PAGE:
Chișinău is the capital city and main hub for remote workers and digital nomads. The soviet-style architecture gives the country a unique aesthetic, feeling far away from neighboring Romania. It’s a lesser-visited country, but a great stop for a short workcation for wine-loving remote workers.
Moldova’s cost of living is estimated to be more than 58% lower than in the United States with rental prices estimated at more than 83% lower than US equivalent properties. This translates to a monthly spend for individual remote workers of approximately $440 USD (without rent) or around $1,475 USD (without rent) for a family of four.
Landlocked between Albania, Kosovo, Bulgaria, Serbia, and Greece, North Macedonia is another inexpensive Southeastern European country perfect for a workcation. Skopje, the country’s capital, is the most popular destination among visitors to the country and offers a unique stay for digital nomads.
A must-visit in the city is the Old Bazaar, offering a vibrant selection of shops, cafes, markets, and mosques, built in the Ottoman style. Outside of the city, there’s Lake Matka, the stunning body of water just a 30-minute drive from the capital. The country is rarely visited for long stays by remote workers and may make for a fantastic trip on your next workcation.
The cost of living in North Macedonia is one of the lowest in all of Europe with estimated monthly expenses of just $410 USD (without rent) for an individual nomad or $1,400 USD (without rent) for a family of four. Compared to the United States, the cost of living in North Macedonia is an estimated 50% lower with rental prices more than 89% lower for comparable properties.
Landlocked in central Europe, Hungary is one of the most popular cheap European vacation destinations for remote workers. Hungary’s obvious nomad hub lies in Budapest, the capital city that’s famously bisected by the River Danube. The West of the river is known as Buda with Pest to the East—combining the two gives the iconic city its name. Here you can take a dip in the Széchenyi Thermal Bath, shop at the enormous Central Market Hall, and drink in the famous ruin bars on your next workcation.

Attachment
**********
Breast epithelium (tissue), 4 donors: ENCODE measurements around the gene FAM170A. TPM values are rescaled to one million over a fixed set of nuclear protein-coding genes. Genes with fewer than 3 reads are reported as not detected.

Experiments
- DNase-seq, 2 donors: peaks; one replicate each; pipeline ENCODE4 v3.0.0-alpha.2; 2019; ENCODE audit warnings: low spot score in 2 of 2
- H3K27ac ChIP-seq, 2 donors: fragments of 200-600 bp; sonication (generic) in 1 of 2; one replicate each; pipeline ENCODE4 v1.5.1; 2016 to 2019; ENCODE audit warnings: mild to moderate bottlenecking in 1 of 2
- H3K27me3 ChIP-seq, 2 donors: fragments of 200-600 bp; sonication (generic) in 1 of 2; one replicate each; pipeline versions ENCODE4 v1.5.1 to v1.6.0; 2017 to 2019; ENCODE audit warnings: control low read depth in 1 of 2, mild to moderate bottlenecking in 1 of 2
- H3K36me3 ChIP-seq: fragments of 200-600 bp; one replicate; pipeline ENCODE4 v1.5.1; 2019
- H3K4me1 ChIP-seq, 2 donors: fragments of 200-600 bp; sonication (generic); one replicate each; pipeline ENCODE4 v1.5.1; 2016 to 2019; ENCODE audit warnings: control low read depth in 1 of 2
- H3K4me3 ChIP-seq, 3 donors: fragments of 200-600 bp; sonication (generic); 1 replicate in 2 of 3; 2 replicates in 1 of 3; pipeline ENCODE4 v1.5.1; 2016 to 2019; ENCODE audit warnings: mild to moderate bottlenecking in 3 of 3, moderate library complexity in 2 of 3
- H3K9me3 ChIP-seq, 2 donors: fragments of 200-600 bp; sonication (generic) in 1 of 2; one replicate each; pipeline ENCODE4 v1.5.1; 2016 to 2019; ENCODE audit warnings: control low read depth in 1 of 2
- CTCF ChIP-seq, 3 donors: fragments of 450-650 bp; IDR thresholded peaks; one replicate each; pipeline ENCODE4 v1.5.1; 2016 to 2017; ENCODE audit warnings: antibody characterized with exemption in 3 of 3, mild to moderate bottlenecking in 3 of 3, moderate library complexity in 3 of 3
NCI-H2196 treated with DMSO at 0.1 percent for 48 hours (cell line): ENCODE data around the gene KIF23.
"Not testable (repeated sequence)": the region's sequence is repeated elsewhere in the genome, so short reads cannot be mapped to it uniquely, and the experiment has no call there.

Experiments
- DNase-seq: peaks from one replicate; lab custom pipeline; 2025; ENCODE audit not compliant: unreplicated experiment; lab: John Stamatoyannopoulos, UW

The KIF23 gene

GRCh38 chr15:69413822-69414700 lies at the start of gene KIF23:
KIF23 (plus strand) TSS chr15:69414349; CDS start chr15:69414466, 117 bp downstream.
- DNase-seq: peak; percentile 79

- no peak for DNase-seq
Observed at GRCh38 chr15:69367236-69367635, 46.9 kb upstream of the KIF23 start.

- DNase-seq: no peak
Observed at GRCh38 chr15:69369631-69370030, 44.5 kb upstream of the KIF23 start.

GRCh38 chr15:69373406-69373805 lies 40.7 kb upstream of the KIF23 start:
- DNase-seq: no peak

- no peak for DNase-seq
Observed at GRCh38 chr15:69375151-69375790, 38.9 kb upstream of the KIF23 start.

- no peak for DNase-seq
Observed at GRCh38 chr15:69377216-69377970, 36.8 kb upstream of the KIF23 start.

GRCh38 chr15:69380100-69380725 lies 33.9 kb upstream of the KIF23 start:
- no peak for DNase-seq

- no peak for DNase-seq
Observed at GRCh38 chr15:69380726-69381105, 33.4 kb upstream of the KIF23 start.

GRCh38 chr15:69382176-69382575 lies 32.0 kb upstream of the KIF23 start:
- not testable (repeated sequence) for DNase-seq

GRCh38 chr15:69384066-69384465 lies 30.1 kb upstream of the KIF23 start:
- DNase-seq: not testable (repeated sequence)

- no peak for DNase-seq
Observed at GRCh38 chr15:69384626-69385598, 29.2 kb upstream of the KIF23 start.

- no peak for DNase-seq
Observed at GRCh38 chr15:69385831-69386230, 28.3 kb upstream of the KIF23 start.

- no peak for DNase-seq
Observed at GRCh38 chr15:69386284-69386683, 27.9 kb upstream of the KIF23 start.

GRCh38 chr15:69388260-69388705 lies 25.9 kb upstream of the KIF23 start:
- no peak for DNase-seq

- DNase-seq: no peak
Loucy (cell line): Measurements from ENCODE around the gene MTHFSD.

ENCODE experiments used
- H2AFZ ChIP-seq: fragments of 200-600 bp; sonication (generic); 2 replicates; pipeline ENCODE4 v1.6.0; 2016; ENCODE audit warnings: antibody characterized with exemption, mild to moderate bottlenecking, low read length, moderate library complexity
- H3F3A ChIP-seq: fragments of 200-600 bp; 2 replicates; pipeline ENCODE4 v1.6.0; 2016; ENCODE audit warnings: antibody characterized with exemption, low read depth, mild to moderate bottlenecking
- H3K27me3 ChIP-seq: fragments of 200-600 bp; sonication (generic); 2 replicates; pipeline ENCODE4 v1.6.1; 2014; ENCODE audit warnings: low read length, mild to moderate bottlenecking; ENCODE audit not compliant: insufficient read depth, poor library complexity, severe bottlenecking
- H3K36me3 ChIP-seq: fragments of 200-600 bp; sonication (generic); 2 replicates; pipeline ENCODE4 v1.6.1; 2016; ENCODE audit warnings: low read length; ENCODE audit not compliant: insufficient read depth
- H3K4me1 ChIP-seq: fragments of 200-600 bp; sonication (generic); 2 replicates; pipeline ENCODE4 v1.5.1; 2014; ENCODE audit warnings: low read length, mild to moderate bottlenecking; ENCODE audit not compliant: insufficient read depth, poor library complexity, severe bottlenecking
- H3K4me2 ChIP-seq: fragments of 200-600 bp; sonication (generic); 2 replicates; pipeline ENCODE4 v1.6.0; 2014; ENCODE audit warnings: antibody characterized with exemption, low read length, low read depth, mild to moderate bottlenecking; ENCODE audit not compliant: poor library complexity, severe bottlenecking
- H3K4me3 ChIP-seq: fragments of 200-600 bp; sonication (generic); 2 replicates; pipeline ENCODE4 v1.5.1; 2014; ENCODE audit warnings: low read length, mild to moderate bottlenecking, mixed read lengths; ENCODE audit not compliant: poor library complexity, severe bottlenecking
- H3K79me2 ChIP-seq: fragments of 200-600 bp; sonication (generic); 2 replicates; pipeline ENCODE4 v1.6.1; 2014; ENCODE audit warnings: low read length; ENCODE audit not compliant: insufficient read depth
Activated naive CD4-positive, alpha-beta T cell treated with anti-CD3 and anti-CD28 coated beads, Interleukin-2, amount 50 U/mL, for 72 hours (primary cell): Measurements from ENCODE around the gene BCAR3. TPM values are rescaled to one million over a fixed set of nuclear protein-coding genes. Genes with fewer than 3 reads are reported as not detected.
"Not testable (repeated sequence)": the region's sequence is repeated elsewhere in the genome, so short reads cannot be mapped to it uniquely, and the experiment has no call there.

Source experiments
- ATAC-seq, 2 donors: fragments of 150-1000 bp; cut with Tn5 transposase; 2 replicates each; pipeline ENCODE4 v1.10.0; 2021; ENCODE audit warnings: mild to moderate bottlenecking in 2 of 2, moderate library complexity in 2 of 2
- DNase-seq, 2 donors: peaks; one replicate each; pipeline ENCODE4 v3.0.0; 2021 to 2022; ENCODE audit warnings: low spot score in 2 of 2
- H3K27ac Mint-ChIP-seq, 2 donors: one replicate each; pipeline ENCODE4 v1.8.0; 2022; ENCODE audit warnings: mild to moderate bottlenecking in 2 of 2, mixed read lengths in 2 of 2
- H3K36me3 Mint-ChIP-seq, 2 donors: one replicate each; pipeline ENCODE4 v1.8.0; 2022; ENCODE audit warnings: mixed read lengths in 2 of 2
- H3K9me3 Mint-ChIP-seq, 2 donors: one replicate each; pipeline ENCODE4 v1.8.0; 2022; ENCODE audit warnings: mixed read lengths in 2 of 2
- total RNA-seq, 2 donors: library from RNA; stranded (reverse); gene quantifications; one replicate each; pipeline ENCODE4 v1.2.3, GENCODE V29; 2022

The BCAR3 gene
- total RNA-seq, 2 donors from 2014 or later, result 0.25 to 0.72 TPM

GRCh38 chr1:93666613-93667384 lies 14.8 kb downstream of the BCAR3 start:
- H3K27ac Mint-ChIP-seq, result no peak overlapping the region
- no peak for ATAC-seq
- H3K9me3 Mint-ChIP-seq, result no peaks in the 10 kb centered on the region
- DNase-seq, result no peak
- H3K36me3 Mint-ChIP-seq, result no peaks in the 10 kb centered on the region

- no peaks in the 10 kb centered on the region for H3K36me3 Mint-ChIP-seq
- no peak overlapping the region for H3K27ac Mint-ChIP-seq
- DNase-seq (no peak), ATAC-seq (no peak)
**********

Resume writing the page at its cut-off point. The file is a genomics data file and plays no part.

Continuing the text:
We would, however, always recommend that travelers venture out of the most popular destinations where possible and Hungary has plenty of relatively unknown destinations to explore. From the Balaton Uplands National Park to the elegant city of Eger in northern Hungary, there’s plenty to see, do, and explore.
The cost of living in Hungary is estimated to be more than 51% lower than in the United States with rental prices a huge 77% lower than equivalent properties in the US. For an individual nomad traveling in Hungary, estimated monthly expenses hover around the $500 USD mark (without rent) with prices for a family of four expected to reach $1,700 USD (without rent).
The fifth most populous country in Europe with more than 38 million inhabitants, Poland is far from the small country that it’s often portrayed as. Popular workcation destinations in the Central European country include the cities of Warsaw and Kraków with both cities rated equally for offering a great infrastructure for remote work. The cities are inexpensive, offer great internet, are very safe for travelers, and boast plenty of activities to keep you busy on your next workcation.
But there’s more to Poland than the major cities and the Tatra Mountain, on the border with Slovakia, is a perfect slice of adventure for a workcation. The peak of Rysy, standing at 2,500m, is the tallest in the country and a must-visit for hiking and mountaineering lovers.
The cost of living in Poland is estimated at a value of $520 USD per month (without rent) for an individual remote worker—more than 50% lower than in the United States. This figure rises to an estimated value of $1,730 USD per month (without rent) for a family of four. Unsurprisingly, rental prices are also considerably lower in Poland with prices estimated 69% lower than US properties.